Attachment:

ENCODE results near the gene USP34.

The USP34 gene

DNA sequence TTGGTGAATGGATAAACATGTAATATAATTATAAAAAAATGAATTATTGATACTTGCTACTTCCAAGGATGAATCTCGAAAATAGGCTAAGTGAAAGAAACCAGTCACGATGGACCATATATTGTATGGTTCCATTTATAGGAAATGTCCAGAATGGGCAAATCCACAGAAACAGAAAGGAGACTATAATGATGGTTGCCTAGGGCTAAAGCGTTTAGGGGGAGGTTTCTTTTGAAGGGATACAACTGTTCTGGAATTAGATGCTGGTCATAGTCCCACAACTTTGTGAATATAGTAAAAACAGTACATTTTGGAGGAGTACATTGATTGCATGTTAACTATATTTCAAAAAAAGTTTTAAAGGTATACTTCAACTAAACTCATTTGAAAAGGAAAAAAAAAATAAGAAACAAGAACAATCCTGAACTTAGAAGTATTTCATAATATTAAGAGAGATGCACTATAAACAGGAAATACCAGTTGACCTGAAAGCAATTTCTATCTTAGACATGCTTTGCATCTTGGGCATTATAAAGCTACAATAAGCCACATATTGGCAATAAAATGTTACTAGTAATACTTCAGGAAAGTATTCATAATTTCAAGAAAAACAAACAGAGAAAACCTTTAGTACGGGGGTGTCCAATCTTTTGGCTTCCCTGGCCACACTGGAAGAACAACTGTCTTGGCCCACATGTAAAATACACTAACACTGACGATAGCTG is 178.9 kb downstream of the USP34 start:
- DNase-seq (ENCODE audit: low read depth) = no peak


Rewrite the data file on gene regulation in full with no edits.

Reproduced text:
ENCODE results near the gene USP34.

The USP34 gene

DNA sequence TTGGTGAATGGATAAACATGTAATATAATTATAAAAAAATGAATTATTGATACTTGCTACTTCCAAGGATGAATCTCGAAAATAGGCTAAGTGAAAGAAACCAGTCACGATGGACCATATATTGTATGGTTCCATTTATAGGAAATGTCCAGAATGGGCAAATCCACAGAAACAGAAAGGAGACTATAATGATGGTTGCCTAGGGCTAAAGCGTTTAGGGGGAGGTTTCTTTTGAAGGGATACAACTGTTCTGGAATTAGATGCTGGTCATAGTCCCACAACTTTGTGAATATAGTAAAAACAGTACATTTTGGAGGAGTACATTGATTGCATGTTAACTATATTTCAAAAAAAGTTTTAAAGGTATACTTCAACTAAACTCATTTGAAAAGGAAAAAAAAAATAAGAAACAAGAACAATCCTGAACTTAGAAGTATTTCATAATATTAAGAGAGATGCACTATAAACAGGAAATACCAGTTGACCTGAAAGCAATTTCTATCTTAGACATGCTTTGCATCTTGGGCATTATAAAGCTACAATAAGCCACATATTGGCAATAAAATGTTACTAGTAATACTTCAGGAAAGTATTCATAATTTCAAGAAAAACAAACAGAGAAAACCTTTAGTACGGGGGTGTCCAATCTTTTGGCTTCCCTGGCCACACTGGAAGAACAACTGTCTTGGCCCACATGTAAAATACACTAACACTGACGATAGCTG is 178.9 kb downstream of the USP34 start:
- DNase-seq (ENCODE audit: low read depth) = no peak